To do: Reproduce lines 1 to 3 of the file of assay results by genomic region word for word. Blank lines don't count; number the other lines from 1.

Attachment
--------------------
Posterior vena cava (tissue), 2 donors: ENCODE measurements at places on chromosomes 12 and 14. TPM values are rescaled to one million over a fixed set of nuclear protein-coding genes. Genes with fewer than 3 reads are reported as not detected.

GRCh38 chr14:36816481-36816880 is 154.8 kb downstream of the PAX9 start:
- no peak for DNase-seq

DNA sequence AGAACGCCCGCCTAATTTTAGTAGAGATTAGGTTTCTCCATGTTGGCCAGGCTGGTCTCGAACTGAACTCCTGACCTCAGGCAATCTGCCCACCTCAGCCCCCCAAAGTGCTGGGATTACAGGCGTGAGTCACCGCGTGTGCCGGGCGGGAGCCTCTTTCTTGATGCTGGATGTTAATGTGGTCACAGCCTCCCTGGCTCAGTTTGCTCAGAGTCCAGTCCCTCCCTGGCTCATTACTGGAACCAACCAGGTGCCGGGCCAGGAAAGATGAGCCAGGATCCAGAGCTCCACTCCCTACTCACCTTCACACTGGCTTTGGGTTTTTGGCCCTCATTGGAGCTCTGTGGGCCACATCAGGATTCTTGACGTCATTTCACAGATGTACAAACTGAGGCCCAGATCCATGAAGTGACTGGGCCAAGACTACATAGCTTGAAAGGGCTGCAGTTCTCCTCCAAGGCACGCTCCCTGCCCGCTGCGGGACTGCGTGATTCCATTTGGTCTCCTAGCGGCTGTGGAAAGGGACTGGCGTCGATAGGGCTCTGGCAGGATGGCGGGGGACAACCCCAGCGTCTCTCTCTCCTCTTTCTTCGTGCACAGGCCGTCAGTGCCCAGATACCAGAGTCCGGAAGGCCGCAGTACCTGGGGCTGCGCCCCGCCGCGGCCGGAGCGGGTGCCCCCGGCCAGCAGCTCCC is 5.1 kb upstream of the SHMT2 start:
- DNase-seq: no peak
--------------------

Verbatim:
Posterior vena cava (tissue), 2 donors: ENCODE measurements at places on chromosomes 12 and 14. TPM values are rescaled to one million over a fixed set of nuclear protein-coding genes. Genes with fewer than 3 reads are reported as not detected.

GRCh38 chr14:36816481-36816880 is 154.8 kb downstream of the PAX9 start:
- no peak for DNase-seq